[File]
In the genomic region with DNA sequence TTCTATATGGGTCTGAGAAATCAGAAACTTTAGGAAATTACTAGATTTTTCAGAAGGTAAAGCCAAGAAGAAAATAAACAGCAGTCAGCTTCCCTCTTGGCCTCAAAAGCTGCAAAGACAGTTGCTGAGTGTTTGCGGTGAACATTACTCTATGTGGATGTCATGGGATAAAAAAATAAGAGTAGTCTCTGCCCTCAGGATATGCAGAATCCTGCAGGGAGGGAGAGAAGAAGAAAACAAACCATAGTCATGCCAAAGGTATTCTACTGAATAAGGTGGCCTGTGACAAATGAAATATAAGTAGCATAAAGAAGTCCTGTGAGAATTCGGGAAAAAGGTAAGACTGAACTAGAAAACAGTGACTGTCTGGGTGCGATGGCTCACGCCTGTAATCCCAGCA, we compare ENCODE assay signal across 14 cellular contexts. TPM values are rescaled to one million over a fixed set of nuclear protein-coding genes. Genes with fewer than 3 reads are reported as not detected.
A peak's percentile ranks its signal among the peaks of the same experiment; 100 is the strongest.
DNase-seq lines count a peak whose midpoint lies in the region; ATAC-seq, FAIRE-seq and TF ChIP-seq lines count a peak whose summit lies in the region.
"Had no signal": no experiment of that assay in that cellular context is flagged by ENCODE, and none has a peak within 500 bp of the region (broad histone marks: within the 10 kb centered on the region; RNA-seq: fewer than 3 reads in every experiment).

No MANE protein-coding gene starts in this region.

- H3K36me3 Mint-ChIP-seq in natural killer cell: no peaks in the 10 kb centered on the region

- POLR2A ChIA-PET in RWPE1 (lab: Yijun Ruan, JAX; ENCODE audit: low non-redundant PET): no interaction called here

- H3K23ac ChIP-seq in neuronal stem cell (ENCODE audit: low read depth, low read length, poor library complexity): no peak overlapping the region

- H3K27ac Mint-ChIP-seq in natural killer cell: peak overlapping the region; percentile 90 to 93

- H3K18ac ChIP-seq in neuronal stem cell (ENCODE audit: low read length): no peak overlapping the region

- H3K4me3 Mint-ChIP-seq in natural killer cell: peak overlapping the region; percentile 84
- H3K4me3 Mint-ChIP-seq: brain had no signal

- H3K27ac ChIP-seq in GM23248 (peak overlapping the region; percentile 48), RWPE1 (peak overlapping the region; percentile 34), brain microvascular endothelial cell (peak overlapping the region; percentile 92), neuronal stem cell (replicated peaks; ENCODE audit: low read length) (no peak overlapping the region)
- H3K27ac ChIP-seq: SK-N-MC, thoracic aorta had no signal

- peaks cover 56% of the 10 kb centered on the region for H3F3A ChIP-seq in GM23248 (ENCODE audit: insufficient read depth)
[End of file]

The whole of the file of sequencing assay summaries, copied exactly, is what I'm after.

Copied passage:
In the genomic region with DNA sequence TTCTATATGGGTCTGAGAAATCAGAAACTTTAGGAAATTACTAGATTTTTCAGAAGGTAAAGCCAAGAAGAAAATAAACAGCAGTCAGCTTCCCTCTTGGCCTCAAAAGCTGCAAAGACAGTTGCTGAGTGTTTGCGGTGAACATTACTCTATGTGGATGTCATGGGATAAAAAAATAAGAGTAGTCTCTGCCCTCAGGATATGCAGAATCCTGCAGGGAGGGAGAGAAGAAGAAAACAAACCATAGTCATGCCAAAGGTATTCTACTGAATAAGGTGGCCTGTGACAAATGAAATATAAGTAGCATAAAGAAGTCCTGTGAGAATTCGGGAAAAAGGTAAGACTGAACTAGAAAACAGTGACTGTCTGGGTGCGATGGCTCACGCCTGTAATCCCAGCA, we compare ENCODE assay signal across 14 cellular contexts. TPM values are rescaled to one million over a fixed set of nuclear protein-coding genes. Genes with fewer than 3 reads are reported as not detected.
A peak's percentile ranks its signal among the peaks of the same experiment; 100 is the strongest.
DNase-seq lines count a peak whose midpoint lies in the region; ATAC-seq, FAIRE-seq and TF ChIP-seq lines count a peak whose summit lies in the region.
"Had no signal": no experiment of that assay in that cellular context is flagged by ENCODE, and none has a peak within 500 bp of the region (broad histone marks: within the 10 kb centered on the region; RNA-seq: fewer than 3 reads in every experiment).

No MANE protein-coding gene starts in this region.

- H3K36me3 Mint-ChIP-seq in natural killer cell: no peaks in the 10 kb centered on the region

- POLR2A ChIA-PET in RWPE1 (lab: Yijun Ruan, JAX; ENCODE audit: low non-redundant PET): no interaction called here

- H3K23ac ChIP-seq in neuronal stem cell (ENCODE audit: low read depth, low read length, poor library complexity): no peak overlapping the region

- H3K27ac Mint-ChIP-seq in natural killer cell: peak overlapping the region; percentile 90 to 93

- H3K18ac ChIP-seq in neuronal stem cell (ENCODE audit: low read length): no peak overlapping the region

- H3K4me3 Mint-ChIP-seq in natural killer cell: peak overlapping the region; percentile 84
- H3K4me3 Mint-ChIP-seq: brain had no signal

- H3K27ac ChIP-seq in GM23248 (peak overlapping the region; percentile 48), RWPE1 (peak overlapping the region; percentile 34), brain microvascular endothelial cell (peak overlapping the region; percentile 92), neuronal stem cell (replicated peaks; ENCODE audit: low read length) (no peak overlapping the region)
- H3K27ac ChIP-seq: SK-N-MC, thoracic aorta had no signal

- peaks cover 56% of the 10 kb centered on the region for H3F3A ChIP-seq in GM23248 (ENCODE audit: insufficient read depth)